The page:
There is no self help book that can adequately describe this journey, but the journey continues and the joy in my heart is increasing.  I cannot imagine facing these trials without my faith.  I shudder to think that I believed I had fallen from grace, that God had turned His back on me.  And yet, in the brokenness, He carried me to a place where my heart and eyes were opened again to His unfailing love.  These are good lessons.  These are good gifts.  I am wiser for them and they sustain me through the continued uncertainty of life.

Be joyful in hope, patient in affliction, faithful in prayer
Romans 12:12

Tuesday, April 23, 2013

NF Forum 2013

This past weekend we attended our first NF Forum, a weekend long patient and family support meeting  where we learned from the best medical experts about living with neurofibromatosis and the latest medical advances and research initiatives.  Just before leaving for the Forum, we received the results of our parental genetic testing letting us know that Big Philip also has NF.  The good news is that at age 38, he has no known symptoms and has not had any serious health concerns in his life.  He will have a clinical appointment with Dr. Korf in the coming weeks, just like Helen, just like Little Philip.

Over the past year, we connected online with other families around the country and in some cases, the world, through the NF Moms Rock and NF Dads Rock facebook groups.  Meeting them in person, hugging them, watching our kids play together, the experience was so very rewarding.  We grieved together for the challenges people with NF can face due to tumors, bone deformities, learning disabilities, blindness, deafness, severe cosmetic concerns, just to name a few.  I grieved for one mother I met who loss her husband several years ago to an NF brain tumor that had turned malignant.  She was there with her beautiful son, a spitting image of his father, who also has NF.  Despite the sadness, the weekend was also about celebrating recent medical advances and the dedicated physicians and the research community that make that happen through their recent clinical drug trials and other research initiatives.  Physicians from the Mayo Clinic, Boston Children's Hospital, Vanderbilt (go 'Dores) to name a few.  These physicians presented their research to us, offering us hope, sharing their passion for finding a cure for NF.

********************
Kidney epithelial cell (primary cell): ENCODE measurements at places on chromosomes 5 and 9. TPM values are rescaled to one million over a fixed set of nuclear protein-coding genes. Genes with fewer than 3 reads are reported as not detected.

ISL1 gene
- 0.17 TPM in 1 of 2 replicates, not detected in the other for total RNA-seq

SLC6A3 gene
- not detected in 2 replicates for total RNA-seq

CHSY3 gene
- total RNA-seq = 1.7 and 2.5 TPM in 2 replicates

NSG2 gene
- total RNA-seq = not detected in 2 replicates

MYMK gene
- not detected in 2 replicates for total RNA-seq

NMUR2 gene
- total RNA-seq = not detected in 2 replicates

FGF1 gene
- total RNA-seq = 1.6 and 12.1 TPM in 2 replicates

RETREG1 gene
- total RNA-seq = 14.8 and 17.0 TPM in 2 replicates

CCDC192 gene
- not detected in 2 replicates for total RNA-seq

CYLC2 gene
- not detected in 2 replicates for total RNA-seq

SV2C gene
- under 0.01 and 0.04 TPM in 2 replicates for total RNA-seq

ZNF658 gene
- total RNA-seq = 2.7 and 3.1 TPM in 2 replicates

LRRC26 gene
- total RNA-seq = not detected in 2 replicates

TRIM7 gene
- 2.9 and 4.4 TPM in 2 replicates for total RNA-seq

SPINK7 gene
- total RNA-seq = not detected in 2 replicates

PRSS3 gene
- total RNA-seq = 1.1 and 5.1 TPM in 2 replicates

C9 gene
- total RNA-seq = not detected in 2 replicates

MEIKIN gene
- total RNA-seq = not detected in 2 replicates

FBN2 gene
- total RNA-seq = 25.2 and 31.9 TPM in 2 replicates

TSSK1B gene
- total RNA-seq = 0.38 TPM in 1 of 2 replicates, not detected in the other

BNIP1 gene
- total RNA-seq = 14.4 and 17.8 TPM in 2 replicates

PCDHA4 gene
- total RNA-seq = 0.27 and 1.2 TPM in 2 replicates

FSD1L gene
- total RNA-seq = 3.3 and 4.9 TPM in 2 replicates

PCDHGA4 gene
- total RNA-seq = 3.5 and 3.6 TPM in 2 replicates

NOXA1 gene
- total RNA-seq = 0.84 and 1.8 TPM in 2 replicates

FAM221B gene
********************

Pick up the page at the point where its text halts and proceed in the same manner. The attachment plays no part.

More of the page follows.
On Sunday our Nashville family, the Gaffrons and Extons joined us in the NF Walk, where we raised over $1400 for the Children's Tumor Foundation's research and advocacy efforts.  It was a beautiful day and coming together with our friends and family and it was a beautiful way to bring hope to our own lives and the lives of other NF families.

And now we will begin ramping up our efforts to establish and Alabama NF Support Chapter through the Children's Tumor Foundation.  We have connected with so many families here in Alabama that we feel compelled to do this, to offer hope, encouragement, support for the newly diagnosed and for families facing the challenges of managing NF in their own lives or the lives of their family members.  We have a facebook page, Neurofibromatosis Alabama and have established an email for families and patients in Alabama to contact us at  We will work with UAB Genetics on the NF Clinic Days to raise awareness and support and to continue to educate ourselves and other families about NF.  One day, there will be a cure and we pray that our efforts in some way, play a small part in helping this happen.

Tuesday, April 16, 2013

Kindergarten Is Around the Corner

 Our wonderful elementary school PTO tied beach balls and welcome to school cards to all the incoming new kindergarteners mailboxes this week.  Helen is the second youngest child on our street so all of our neighborhood friends came out to congratulate her when we arrived home Monday evening.  Helen was very excited and can't wait.  Her parents, on the other hand, are stocking up on tissues at Costco.  Where does time go?